Why Blue Jays must improve bench depth

Michael Young #10 of the Philadelphia Phillies takes a swing during a baseball game against the Washington Nationals on August 9, 2013 at Nationals Park in Washington, DC. The Nationals won 9-2. (Mitchell Layton/Getty)

The difference between a productive bench and a poor one adds up to many wins or losses over the course of the season.

Take the Boston Red Sox, who relied heavily on David Ross, Mike Carp and Jonny Gomes on their way to a World Series win. Or the St. Louis Cardinals, who seem poised to make a run at another National League pennant because of a deep bench that now includes Mark Ellis, Daniel Descalso, Jon Jay and Shane Robinson.

A glance at the defending league champions serves as a reminder that the Toronto Blue Jays must address their bench depth between now and opening day. If the season were to begin today, the Blue Jays’ bench would look something like this: Josh Thole at catcher, Maicer Izturis on the infield, Moises Sierra in the outfield and perhaps Anthony Gose or Steve Tolleson. At this stage it doesn’t compare favourably with the better benches around baseball.

Bench players can account for close to one third of a team’s plate appearances with nearly 2,000 chances to bat per season due to injuries, off days and substitutions. Blue Jays reserves batted 1,868 times in 2013 – more than Jose Bautista, Colby Rasmus, Brett Lawrie and Jose Reyes combined. They accounted for 31 percent of the team’s plate appearances while combining to hit to hit just .236 with a .294 on-base percentage and a .351 slugging percentage.

There’s lots of room for improvement.

The group that compiled that .645 on-base plus slugging won’t be back in 2014. Rajai Davis, Mark DeRosa, and Emilio Bonifacio have already left, which means Munenori Kawasaki is the only one of the team’s primary 2013 bench players with a shot at returning (the Blue Jays have had some discussions with Kawasaki’s camp though he may return to Japan). Even triple-A players such as Mauro Gomez and Mike McCoy are no longer in the organization. Right now manager John Gibbons doesn’t have many sure things on his bench.

“We know Izturis is going to be there,” Gibbons said this month. “Izturis can play. He can play anywhere. You want in a bench guy, you want a guy that can come in and catch the ball. That’s what his primary job is.”

So far, the Blue Jays have kept their options open.

“It depends if we’re going to go with a platoon and say [Adam] Lind, and if he’s a right‑handed guy, this guy has to pound left‑handed pitching,” Gibbons continued. “Or maybe that extra outfielder means a guy that can run or plus defender type thing. It all depends.”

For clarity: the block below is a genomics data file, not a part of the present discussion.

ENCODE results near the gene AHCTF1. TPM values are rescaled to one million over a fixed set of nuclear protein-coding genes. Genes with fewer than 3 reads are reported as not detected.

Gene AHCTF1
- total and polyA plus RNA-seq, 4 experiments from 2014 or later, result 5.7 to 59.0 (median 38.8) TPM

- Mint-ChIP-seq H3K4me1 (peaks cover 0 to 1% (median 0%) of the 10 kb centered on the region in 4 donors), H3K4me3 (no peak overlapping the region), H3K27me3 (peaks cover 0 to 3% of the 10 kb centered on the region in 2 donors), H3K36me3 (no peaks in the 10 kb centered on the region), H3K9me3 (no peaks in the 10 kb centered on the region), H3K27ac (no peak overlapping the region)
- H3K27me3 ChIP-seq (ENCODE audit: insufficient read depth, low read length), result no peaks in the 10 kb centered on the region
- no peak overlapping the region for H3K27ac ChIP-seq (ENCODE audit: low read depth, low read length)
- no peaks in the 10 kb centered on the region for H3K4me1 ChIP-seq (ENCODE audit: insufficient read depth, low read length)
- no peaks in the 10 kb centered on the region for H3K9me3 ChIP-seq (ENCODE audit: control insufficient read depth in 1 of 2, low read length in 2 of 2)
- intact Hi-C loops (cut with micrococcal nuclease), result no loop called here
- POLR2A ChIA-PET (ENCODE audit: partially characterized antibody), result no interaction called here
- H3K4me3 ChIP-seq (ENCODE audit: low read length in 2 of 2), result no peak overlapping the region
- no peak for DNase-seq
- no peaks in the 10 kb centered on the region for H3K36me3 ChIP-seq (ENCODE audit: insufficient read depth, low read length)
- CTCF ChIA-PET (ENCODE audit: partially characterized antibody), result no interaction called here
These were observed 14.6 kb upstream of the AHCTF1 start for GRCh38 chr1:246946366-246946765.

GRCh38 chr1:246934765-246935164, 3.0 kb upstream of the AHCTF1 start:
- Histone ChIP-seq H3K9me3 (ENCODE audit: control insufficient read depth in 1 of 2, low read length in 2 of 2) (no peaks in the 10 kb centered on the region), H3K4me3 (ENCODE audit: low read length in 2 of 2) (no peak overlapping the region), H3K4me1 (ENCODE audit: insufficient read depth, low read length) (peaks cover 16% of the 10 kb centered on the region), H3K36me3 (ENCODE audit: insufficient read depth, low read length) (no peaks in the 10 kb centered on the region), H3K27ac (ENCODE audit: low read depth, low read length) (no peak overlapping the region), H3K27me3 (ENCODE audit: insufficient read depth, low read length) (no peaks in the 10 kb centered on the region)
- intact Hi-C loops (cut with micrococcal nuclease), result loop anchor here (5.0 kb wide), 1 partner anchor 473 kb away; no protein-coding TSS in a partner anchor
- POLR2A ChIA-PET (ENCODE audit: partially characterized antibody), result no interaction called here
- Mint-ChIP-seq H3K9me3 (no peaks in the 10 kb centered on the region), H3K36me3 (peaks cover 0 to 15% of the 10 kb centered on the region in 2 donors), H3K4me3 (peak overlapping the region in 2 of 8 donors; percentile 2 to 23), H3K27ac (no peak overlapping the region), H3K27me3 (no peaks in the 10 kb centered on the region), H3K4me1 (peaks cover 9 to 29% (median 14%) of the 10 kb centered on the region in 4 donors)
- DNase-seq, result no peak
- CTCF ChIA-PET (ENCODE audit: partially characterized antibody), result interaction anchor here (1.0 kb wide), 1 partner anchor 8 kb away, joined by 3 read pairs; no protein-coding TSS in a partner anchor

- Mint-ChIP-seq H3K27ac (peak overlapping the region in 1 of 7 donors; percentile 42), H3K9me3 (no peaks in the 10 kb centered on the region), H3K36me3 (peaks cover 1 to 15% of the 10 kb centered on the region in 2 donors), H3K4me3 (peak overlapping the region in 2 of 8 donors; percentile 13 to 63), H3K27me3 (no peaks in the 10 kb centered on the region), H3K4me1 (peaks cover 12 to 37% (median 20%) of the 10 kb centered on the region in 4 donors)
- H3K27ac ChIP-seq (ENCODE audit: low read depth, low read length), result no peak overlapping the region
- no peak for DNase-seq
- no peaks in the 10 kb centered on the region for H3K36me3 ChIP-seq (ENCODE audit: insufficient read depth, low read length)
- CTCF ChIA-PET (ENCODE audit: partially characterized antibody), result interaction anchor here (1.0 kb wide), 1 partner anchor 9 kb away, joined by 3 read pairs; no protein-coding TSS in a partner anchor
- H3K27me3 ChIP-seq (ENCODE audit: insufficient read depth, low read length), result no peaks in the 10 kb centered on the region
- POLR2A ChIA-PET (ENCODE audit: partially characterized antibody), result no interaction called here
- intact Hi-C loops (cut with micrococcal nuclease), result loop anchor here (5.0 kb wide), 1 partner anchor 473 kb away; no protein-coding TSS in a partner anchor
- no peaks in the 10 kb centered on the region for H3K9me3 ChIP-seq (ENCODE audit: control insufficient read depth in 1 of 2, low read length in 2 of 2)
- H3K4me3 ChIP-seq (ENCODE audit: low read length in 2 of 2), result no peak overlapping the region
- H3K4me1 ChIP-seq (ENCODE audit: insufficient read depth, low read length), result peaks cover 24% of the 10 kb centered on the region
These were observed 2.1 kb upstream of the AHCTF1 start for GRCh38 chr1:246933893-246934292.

The Blue Jays have enough outfield depth to get by thanks to Gose, Kevin Pillar and the out-of-options Sierra. Erik Kratz improves their catching depth – a clear need given Dioner Navarro’s relatively light catching load in recent years. Yet beyond Izturis, the Blue Jays’ infield depth is suspect. Newcomer Steve Tolleson helps, but a player with a history of success against MLB pitching would be preferable.

It wouldn’t have to be a big-name player to rival the New York Yankees’ star-lined bench. Instead, Michael Young, Jayson Nix or Jamey Carroll could be capable of stepping into the role DeRosa played in 2013.

One way or another, the Blue Jays must have enough depth to get by when an infielder or two inevitably hits the disabled list. Lawrie and Reyes have both spent time on the disabled list in recent years and Ryan Goins is just a rookie. When injuries strike again in 2014, the Blue Jays could find themselves with limited depth. Relying on Tolleson or Andy LaRoche for a couple of weeks is one thing, but the Blue Jays could get exposed quickly. This isn’t about upside, it’s about insurance – making sure that the worst-case scenario isn’t so bad.

While the Blue Jays don’t necessarily match up to the Washington Nationals (Tyler Moore, Danny Espinosa, Scott Hairston and Nate McLouth), the Los Angeles Dodgers (Scott Van Slyke, Dee Gordon and Andre Ethier) or the Cleveland Indians (Mike Aviles, Ryan Raburn and Jason Giambi) when it comes to bench options, they do have time on their side. The free agent market for bench players remains robust and typically develops late. Many teams around baseball including the Tampa Bay Rays and Texas Rangers face similar questions. Plus, players inevitably become available during spring training when other teams face roster crunches of their own.

General manager Alex Anthopoulos doesn’t need to panic by any stretch. But he does need to add to his bench before opening day or risk that the Blue Jays will be exposed when their regulars need a day off or a stint on the disabled list. The Blue Jays’ formidable everyday lineup isn’t enough. Toronto’s bench players will bat far more than 1,000 times in 2014 while playing thousands of innings on defence. As the Red Sox and Cardinals can attest, rounding out the roster with quality role players will distinguish title contenders from sub-.500 teams.

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